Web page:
Walkabout the Galaxy
Astrophysics and Astronomy | Physics
Beware the Squire of Gothos for the Kepler mission has discovered 4 more new free-floating planets. LIGO has observed the first collision between a black hole and a neutron star, and the ocean of Enceladus just might harbor life. Learn about these astronomical developments and much more, including a Venus exploration trivia and science fiction film rants.
If you hate to be pinned down, try exchanging your point-based view of the world around with a stringy approach that gives you the extra degree of freedom afforded by having an entire dimension to play around with. That's right, with string theory, you can be an open string or a closed loop and your shakes and wiggles tell the world all about you. As an added bonus, when you move through space, your trajectory is a surface rather than a line, and if you want to get really freaky, get a super string and a bosonic string and make yourself a HEDErotic string. So whether you're looking to unify all of physics or you're just looking to stretch yourself into some extra dimensions, try string theory. String theory, it keeps going and going. (Energizer).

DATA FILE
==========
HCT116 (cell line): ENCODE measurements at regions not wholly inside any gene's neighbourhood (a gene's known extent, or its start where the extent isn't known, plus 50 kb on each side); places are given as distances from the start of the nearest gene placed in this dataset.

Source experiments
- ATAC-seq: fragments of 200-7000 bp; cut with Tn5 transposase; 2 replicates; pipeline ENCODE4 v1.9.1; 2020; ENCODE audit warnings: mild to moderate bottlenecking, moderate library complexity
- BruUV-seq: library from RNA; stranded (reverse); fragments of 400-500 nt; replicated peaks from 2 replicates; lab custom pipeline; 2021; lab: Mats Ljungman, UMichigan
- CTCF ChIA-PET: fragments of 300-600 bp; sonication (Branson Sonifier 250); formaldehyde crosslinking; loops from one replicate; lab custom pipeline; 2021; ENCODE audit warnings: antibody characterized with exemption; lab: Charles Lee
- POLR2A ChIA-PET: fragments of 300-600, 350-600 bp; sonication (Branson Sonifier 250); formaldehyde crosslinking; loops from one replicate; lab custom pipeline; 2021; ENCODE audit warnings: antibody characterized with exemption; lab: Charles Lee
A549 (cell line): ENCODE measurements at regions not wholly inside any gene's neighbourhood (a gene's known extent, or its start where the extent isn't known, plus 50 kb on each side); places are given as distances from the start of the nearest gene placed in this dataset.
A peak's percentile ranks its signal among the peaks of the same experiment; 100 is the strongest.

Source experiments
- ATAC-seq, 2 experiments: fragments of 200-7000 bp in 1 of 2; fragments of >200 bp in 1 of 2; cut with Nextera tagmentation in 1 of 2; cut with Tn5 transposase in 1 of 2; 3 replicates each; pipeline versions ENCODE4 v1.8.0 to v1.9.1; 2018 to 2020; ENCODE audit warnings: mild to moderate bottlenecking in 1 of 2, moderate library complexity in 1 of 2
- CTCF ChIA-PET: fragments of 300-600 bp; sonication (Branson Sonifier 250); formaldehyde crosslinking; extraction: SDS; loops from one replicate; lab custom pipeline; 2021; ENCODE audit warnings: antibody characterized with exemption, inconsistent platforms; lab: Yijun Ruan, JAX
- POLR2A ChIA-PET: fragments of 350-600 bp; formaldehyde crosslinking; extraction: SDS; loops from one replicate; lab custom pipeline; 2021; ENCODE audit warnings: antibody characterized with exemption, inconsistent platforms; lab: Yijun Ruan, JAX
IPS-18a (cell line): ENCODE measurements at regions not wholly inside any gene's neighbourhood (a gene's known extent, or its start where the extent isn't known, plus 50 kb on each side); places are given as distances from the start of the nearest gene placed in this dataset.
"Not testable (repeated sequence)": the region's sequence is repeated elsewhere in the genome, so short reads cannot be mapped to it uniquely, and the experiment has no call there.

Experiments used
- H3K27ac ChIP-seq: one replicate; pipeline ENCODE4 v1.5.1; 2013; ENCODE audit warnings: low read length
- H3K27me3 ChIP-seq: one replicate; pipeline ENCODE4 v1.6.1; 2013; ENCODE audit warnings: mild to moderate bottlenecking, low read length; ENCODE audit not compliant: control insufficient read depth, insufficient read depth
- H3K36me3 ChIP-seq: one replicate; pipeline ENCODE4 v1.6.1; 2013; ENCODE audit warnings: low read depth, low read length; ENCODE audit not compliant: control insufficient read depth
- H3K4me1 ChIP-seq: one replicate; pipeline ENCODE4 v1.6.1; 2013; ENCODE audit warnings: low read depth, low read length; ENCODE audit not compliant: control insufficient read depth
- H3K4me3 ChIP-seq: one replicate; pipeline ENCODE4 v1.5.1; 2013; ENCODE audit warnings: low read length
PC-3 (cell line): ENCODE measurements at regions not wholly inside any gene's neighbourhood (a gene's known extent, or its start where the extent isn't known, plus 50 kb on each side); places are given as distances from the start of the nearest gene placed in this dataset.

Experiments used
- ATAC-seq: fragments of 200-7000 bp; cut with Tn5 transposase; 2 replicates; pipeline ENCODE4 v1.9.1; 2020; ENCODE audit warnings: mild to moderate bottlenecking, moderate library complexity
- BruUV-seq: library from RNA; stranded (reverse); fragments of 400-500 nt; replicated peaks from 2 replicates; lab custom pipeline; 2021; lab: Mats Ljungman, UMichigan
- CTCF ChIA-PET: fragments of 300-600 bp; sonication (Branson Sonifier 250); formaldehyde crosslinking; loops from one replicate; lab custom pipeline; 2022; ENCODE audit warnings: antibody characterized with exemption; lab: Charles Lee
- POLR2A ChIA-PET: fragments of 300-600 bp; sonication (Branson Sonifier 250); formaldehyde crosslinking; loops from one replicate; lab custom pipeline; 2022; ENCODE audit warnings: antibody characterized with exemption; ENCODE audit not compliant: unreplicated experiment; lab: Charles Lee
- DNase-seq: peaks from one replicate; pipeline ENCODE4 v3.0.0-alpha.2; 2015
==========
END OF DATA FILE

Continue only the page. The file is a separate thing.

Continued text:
@ Joshua Colwell, All Rights Reserved
Length of Episode
Colwell, Joshua; Dove, Adrienne; and Cooney, James, "Rogue Planets, Gravitational Waves, and Life in Enceladus" (2021). Walkabout the Galaxy Podcast. 167.